WASHINGTON - Awaiting a season of spiritual renewal in Ramadan, an American Muslim advocacy group called on Muslim communities nationwide to open doors to non-Muslims during iftar to share the spirituality of the holy month and enhance Islam understanding in the country.
"In order to enhance interfaith relations, it is imperative that American Muslims reach out to their neighbors of all beliefs to offer balanced and accurate information about Islam and the Muslim community," Nihad Awad, National Executive Director of the Washington-based Council on American-Islamic Relations (CAIR), said in a press release.
Repeating last year's successful experience, CAIR issued its annual campaign for local communities to host iftar dinner receptions and open houses for our neighbors of other traditions.
During this year's campaign, CAIR would be helping local Muslim communities organize "Sharing Ramadan" iftars by providing step-by-step instructions for hosting the events titled "Sharing Ramadan Resource Guide 2012.
In this campaign, CAIR would also present resource guide including instructions on forming a "Sharing Ramadan" committee, a sample media advisory for an iftar and advice on reaching out to local media.
It also includes an advertisement for the event, text for a "Welcome to Our Ramadan Fast-Breaking" brochure, frequently-asked questions about Ramadan, and a sample event program and newspaper advertisement.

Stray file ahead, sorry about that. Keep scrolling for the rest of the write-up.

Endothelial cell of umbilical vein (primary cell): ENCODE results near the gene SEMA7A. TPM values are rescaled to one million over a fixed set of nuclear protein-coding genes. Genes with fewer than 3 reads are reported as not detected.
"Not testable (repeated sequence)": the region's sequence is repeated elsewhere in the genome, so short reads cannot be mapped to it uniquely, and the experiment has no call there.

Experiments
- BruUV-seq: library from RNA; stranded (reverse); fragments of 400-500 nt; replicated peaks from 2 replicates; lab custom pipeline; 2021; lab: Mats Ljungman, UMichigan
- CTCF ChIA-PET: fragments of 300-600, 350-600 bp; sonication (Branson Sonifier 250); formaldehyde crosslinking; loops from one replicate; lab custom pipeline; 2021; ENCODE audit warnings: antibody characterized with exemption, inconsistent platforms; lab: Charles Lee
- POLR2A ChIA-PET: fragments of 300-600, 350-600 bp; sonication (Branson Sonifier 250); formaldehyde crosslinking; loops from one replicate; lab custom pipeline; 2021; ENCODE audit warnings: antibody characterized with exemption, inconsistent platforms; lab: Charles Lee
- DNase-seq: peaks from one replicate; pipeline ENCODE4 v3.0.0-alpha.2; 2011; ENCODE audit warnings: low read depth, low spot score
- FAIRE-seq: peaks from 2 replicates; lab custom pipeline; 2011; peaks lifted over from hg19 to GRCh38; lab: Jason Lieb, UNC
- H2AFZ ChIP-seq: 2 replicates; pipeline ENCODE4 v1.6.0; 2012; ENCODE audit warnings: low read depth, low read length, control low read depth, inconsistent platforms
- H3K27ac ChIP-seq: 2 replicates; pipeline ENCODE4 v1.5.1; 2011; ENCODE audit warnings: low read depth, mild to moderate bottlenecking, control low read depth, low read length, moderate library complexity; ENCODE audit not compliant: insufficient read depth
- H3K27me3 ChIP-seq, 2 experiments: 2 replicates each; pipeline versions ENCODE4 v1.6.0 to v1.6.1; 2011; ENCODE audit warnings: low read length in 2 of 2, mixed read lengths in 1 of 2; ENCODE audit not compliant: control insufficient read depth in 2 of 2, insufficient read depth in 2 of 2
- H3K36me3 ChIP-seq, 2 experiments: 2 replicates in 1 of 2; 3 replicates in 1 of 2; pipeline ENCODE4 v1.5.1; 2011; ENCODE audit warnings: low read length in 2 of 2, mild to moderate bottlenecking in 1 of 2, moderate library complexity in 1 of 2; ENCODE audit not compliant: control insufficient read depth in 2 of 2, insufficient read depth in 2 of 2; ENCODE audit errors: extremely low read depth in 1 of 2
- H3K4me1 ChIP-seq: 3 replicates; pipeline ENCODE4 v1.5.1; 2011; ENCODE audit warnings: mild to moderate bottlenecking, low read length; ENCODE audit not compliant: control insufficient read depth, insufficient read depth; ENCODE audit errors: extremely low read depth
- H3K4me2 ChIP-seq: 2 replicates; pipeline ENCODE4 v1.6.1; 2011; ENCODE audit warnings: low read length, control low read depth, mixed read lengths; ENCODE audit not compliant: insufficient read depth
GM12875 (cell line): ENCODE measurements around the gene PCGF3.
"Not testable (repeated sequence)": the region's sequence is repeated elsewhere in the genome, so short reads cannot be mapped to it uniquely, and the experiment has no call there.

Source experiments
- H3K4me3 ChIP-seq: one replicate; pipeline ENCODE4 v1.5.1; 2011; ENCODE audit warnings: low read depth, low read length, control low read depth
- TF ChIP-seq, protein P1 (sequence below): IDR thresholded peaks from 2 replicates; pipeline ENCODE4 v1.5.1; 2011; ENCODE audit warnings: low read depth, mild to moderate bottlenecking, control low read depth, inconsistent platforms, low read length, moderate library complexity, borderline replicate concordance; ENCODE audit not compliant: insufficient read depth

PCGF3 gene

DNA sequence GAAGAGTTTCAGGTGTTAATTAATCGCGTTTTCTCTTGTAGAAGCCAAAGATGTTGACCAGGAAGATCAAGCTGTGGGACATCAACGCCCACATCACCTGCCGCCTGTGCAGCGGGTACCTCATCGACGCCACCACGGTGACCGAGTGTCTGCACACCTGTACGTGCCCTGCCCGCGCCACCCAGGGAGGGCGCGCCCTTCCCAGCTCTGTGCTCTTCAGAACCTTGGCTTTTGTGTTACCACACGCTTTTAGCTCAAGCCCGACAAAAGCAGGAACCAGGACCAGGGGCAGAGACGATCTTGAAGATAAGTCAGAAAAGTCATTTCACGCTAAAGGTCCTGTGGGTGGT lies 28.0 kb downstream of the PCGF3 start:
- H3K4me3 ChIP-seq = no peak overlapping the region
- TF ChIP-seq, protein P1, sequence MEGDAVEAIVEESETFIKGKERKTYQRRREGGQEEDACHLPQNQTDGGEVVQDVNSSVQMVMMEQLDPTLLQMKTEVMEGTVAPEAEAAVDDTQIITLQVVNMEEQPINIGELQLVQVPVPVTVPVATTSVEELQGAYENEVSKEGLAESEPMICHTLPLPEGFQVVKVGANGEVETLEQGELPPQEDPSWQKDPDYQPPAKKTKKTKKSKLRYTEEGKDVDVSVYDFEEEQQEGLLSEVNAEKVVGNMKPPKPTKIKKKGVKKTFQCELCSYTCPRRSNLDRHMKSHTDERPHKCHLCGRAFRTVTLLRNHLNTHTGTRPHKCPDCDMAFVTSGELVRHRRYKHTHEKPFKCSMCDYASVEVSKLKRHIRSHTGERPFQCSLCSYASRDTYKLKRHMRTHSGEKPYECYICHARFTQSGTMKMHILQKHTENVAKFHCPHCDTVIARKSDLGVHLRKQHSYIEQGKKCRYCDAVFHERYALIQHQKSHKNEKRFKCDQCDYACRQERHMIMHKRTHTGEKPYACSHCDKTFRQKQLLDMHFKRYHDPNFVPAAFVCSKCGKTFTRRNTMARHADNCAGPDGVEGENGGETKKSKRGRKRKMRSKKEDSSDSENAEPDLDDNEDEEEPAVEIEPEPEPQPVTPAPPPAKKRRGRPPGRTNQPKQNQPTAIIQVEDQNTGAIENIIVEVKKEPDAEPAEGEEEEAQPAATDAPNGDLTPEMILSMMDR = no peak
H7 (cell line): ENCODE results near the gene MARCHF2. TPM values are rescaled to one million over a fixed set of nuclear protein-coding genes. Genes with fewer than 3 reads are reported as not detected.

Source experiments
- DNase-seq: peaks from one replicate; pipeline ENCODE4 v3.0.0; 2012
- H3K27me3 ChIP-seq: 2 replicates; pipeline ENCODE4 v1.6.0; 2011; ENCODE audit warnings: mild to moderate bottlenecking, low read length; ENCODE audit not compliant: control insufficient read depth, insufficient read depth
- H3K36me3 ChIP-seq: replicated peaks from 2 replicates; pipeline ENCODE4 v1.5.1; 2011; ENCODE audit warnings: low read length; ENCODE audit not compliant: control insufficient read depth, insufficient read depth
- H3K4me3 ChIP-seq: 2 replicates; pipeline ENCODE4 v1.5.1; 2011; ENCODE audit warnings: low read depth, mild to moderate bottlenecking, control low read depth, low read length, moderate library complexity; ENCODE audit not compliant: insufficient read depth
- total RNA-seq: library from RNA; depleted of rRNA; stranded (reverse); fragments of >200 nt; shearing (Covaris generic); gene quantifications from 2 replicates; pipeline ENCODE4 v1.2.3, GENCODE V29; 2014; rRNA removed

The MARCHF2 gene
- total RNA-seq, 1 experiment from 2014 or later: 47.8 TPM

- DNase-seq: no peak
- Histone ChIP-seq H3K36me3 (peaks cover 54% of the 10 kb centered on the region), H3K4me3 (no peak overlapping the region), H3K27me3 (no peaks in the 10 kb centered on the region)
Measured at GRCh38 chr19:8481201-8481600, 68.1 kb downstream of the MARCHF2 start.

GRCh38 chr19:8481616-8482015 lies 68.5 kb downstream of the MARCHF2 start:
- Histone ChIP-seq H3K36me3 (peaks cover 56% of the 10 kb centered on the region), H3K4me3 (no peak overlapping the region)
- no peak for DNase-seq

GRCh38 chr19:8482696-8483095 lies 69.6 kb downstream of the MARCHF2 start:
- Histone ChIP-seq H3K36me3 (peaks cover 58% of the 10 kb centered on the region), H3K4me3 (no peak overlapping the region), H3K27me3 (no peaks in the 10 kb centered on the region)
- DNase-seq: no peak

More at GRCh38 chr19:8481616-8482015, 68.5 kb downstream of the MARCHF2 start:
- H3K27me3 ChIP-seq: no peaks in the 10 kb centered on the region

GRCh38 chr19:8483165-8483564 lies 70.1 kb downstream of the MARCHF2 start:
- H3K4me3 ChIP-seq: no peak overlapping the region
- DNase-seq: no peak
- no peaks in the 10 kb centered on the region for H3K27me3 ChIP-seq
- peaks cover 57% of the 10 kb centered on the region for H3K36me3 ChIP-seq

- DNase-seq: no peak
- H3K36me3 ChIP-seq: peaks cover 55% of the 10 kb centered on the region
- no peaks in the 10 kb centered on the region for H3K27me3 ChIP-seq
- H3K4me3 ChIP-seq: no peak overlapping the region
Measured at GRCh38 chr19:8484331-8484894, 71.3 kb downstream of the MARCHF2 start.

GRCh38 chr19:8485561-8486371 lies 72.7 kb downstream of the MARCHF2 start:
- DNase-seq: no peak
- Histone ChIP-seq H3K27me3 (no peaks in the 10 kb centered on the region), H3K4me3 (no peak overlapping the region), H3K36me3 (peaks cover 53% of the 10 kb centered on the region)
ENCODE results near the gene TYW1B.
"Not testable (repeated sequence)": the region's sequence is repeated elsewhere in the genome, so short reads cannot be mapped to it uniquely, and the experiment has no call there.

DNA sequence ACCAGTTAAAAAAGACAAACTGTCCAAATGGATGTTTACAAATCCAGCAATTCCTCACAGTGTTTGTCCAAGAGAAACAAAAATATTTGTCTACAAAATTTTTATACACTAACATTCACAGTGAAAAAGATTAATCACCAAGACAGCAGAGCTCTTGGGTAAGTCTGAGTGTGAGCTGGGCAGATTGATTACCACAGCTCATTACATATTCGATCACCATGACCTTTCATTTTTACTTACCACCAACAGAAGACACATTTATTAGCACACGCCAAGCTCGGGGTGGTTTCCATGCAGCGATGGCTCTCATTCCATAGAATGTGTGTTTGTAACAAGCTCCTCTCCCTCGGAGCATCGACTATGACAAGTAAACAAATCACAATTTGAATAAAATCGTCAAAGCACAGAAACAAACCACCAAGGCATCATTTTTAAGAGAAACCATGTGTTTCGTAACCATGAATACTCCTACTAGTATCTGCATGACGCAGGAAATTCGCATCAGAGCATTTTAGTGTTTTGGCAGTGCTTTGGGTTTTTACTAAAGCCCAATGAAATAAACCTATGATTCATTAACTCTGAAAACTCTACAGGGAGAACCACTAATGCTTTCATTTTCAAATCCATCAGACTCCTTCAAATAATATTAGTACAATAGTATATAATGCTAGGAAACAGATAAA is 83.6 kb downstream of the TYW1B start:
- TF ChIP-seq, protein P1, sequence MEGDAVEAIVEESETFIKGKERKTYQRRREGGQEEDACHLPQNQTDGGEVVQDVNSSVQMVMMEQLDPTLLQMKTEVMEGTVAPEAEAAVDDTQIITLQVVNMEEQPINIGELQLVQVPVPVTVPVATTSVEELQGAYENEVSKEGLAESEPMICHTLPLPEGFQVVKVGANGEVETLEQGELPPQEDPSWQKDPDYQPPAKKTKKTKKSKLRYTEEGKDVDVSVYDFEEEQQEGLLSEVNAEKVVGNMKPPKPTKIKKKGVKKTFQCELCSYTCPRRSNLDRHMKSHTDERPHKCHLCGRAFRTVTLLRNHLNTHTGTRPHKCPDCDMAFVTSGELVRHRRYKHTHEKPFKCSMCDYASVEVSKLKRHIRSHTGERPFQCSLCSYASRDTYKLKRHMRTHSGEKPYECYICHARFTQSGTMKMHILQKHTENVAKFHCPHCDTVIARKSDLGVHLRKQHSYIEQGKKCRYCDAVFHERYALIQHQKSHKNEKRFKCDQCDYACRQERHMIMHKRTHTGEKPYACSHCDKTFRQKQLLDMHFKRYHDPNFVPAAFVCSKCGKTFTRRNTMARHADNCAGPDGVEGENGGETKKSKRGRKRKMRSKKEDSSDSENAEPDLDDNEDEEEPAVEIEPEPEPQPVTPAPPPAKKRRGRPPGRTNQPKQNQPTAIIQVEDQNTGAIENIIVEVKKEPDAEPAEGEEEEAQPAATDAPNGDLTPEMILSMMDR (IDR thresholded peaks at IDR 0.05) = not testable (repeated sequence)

A video promoting the campaign also notes that education and outreach help decrease anti-Muslim prejudice in American society.
Ramadan is the holiest month in Islamic calendar.
According to astronomical calculations, the holy fasting month of Ramadan will start on Friday, July 20.
In Ramadan, adult Muslims abstain from food, drink, smoking and sex between dawn and sunset.
The sick and those traveling are exempt from fasting especially if it poses health risks.
Fasting is meant to teach Muslims patience, self-control and spirituality, and time during the holy month is dedicated for getting closer to Allah though prayers, reading the Noble Qur'an and good deeds.
The share Ramadan 'iftar' campaign was designed to enhance interfaith understanding in the American community.
CAIR is calling on American Muslim communities to take time in the month of Ramadan to reach out to their neighbors of other faiths and traditions in a wonderful nationwide initiative titled Sharing Ramadan.' the Sharing Ramadan Resource Guide 2012' says.
The idea of the campaign followed a poll commissioned by CAIR which found that 1-in-4 Americans had a negative perception about Islam.
However, the survey also indicated that most of those who held positive views about Islam had some sort of interaction in the past with Muslims.
Awad also cited a 2009 survey by the Pew Forum on Religion & Public Life, which stated that those who know a Muslim or are familiar with Islam and Muslims are "most likely to express favorable views of Muslims and to see similarities between Islam and their own religion."
The guide also contains items such as a sample media advisory for an iftar, an advertisement for the event and a "Welcome to Our Ramadan Fast-Breaking" brochure designed to be copied and distributed to iftar participants.
Although there are no official figures, the United States is believed to be home to between 6-8 million Muslims.
According to a report by the Council on American-Islamic Relations (CAIR) and the University of California, Berkeley's Center for Race and Gender said that Islamophobia in the US is on the rise.
A US survey has also revealed that the majority of Americans know very little about Muslims and their faith.
A recent Gallup poll, however, found 43 percent of Americans Nationwide admitted to feeling at least a little prejudice against Muslims.
Reproduced with permission from OnIslam.net